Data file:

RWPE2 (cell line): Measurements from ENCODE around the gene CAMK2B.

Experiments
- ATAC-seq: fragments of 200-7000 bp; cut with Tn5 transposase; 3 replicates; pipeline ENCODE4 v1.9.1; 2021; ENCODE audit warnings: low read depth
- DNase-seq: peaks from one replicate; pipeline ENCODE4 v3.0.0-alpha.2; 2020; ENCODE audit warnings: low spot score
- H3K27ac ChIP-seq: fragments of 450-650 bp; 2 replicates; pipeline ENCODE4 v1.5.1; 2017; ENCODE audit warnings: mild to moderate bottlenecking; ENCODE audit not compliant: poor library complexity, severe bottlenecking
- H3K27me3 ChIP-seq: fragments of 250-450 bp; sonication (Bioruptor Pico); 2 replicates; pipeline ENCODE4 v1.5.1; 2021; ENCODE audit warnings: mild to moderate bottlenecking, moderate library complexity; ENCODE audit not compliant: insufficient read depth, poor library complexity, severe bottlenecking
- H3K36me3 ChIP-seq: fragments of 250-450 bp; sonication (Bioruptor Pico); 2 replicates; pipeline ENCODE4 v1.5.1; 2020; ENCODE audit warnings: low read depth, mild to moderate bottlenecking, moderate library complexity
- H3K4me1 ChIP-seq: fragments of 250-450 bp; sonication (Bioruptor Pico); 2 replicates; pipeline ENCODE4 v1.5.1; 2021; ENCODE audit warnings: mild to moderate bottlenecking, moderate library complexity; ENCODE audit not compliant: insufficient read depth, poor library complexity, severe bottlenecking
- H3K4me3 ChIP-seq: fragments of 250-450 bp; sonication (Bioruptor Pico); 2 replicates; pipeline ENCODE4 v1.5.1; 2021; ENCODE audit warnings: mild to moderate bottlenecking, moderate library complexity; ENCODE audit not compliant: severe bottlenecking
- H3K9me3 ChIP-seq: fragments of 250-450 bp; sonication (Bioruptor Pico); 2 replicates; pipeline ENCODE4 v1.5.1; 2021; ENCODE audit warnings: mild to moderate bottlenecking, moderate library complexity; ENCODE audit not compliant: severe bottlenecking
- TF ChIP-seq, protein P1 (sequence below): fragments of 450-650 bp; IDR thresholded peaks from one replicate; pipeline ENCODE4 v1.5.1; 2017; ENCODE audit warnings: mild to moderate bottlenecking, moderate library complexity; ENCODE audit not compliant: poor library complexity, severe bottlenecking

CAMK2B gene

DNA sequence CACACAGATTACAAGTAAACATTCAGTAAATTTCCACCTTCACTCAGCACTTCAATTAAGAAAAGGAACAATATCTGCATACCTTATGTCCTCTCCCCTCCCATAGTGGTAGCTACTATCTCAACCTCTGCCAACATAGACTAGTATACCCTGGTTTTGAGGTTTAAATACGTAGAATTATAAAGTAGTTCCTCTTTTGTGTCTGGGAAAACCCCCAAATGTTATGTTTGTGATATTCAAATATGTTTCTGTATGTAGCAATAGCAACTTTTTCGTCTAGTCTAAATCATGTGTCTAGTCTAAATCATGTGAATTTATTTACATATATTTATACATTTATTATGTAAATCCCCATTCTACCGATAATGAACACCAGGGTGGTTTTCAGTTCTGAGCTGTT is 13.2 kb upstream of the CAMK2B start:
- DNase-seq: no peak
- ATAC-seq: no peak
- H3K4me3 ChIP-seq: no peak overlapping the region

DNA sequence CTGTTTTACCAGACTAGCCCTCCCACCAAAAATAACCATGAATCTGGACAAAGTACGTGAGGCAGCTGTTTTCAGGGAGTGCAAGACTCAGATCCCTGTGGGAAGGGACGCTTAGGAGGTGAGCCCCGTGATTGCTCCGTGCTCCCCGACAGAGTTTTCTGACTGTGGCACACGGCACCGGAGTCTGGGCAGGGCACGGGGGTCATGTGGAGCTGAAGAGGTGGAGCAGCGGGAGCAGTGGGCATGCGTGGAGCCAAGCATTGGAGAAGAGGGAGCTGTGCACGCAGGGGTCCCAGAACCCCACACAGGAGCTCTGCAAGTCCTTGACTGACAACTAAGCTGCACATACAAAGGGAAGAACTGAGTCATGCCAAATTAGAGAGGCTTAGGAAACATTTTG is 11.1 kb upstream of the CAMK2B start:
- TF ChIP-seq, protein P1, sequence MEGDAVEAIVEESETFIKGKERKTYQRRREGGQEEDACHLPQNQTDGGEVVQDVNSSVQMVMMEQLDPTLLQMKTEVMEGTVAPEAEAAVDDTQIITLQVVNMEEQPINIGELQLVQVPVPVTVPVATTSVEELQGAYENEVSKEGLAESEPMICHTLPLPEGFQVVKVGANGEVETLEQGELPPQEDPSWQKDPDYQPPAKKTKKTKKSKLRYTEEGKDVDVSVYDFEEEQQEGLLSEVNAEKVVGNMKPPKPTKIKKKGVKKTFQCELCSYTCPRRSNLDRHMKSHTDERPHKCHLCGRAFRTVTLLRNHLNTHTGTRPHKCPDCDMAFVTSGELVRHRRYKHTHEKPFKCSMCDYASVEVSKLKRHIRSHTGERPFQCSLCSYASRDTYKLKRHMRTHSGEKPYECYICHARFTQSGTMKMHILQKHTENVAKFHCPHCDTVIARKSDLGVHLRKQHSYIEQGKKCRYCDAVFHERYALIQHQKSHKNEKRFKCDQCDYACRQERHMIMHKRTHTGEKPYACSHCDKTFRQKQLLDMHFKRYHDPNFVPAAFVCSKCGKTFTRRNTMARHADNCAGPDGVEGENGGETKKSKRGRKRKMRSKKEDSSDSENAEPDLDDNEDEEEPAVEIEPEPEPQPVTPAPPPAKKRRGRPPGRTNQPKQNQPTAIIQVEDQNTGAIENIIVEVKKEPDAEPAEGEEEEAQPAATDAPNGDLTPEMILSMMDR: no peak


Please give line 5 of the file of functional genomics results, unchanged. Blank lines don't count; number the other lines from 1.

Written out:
- H3K27ac ChIP-seq: fragments of 450-650 bp; 2 replicates; pipeline ENCODE4 v1.5.1; 2017; ENCODE audit warnings: mild to moderate bottlenecking; ENCODE audit not compliant: poor library complexity, severe bottlenecking